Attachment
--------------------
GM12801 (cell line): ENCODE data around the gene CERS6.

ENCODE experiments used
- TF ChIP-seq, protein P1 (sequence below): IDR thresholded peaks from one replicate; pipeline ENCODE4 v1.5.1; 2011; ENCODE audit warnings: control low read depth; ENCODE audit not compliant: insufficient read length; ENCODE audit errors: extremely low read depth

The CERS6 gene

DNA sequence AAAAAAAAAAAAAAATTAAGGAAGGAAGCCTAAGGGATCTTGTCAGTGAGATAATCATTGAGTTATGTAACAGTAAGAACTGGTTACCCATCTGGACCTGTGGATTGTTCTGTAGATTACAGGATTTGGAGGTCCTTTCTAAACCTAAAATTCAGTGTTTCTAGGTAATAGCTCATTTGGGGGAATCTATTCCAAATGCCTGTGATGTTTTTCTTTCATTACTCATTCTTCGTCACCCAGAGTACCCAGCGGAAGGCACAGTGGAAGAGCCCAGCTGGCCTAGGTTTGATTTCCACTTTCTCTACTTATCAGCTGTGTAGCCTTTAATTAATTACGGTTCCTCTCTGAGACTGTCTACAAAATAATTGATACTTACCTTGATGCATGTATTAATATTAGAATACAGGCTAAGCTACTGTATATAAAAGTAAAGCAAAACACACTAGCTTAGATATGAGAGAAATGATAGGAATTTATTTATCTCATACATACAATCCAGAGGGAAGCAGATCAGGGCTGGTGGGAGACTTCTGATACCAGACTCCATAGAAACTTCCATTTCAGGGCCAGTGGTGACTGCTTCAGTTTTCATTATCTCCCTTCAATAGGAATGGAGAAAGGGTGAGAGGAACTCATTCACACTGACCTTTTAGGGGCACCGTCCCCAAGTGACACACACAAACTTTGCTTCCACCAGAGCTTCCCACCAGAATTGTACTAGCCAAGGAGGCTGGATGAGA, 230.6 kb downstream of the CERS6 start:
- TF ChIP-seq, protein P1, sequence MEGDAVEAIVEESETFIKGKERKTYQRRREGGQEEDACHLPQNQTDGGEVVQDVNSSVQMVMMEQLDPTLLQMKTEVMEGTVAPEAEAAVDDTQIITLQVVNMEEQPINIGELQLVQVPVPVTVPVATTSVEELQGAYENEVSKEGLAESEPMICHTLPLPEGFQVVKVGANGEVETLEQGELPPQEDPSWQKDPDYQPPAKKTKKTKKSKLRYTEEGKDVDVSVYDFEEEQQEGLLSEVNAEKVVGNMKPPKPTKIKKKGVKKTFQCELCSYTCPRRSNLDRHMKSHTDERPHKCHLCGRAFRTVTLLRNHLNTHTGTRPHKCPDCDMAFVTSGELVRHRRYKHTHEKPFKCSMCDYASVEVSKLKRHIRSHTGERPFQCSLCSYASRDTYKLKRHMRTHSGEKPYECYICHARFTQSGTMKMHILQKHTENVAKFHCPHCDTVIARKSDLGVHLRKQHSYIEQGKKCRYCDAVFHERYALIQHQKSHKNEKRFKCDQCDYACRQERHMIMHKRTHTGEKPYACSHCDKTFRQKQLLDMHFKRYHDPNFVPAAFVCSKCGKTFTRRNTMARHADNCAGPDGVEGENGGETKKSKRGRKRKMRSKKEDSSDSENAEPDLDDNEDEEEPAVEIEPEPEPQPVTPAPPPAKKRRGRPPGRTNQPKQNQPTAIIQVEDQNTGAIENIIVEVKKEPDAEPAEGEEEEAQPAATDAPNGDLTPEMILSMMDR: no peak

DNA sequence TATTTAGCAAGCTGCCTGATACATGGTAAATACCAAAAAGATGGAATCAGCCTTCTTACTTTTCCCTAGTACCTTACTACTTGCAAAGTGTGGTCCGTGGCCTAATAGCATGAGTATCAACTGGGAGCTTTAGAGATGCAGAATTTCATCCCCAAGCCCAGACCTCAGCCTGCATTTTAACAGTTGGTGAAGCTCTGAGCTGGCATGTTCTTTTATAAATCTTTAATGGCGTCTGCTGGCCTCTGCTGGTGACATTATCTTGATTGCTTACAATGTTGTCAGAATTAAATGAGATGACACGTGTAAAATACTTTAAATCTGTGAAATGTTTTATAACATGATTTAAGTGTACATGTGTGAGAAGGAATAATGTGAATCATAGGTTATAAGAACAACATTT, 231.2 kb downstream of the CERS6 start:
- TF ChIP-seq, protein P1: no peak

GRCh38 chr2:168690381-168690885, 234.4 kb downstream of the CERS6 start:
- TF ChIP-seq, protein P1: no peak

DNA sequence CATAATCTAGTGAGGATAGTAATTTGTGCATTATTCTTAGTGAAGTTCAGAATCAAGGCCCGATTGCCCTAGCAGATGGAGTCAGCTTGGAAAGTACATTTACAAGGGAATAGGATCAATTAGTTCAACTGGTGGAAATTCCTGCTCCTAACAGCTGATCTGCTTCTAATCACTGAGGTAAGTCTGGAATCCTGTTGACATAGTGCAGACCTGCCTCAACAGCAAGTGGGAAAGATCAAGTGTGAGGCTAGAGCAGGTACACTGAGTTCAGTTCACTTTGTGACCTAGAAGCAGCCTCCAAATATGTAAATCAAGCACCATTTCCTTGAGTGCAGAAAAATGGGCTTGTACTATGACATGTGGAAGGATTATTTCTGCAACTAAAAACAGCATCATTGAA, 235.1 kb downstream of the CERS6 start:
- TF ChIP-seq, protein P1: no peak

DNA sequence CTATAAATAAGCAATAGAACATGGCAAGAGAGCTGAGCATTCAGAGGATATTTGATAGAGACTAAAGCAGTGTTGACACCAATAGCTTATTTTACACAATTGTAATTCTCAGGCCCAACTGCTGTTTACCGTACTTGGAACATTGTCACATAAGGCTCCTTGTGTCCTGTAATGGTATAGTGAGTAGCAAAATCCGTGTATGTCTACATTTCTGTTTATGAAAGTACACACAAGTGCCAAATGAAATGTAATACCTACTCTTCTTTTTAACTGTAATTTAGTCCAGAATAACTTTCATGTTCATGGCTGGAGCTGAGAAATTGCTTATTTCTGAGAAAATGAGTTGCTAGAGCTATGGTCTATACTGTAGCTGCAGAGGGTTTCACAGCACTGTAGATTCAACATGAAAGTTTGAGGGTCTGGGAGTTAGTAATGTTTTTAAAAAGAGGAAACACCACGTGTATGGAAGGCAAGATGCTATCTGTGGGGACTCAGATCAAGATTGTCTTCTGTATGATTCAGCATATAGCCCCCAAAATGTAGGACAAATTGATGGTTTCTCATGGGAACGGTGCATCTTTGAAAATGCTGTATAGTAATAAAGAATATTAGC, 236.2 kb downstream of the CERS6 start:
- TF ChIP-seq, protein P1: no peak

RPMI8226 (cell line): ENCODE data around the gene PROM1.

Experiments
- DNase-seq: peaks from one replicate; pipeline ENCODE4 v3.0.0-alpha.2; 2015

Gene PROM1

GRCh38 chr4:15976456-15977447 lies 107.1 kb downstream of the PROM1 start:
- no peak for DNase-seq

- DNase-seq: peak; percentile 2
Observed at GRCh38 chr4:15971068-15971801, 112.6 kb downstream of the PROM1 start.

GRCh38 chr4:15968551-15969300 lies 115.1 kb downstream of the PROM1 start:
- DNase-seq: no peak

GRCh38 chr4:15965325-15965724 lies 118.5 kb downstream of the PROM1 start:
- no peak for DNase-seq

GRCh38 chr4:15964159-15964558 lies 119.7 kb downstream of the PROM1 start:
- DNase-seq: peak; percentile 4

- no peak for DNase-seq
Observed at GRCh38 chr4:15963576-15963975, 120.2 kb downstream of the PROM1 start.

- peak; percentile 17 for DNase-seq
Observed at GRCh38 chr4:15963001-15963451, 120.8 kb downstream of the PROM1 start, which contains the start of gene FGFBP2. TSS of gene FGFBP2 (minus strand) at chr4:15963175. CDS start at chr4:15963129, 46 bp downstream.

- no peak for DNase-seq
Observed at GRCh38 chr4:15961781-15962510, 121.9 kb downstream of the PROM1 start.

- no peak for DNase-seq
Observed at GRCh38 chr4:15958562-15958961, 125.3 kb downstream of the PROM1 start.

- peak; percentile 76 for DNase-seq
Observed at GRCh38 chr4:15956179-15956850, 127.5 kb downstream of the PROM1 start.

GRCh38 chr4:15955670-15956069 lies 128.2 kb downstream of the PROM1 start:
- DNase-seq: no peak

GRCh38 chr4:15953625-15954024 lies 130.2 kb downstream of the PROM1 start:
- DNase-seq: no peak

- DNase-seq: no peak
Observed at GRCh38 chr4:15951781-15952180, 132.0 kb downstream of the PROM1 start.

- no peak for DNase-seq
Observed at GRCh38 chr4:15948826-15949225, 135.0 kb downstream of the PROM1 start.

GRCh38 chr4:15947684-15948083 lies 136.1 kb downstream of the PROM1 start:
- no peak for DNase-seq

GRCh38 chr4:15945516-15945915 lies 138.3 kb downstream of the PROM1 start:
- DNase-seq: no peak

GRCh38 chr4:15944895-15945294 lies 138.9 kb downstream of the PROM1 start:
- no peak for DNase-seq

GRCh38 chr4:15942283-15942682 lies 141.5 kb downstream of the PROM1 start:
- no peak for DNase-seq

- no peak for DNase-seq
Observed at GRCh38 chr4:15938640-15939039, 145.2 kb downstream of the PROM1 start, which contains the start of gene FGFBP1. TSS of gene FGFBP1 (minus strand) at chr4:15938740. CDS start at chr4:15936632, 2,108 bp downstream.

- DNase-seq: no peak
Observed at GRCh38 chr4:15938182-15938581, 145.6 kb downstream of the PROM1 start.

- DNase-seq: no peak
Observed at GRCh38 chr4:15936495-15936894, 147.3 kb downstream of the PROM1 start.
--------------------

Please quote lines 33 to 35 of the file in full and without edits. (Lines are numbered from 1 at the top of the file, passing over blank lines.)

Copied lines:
- no peak for DNase-seq
Observed at GRCh38 chr4:15961781-15962510, 121.9 kb downstream of the PROM1 start.

- no peak for DNase-seq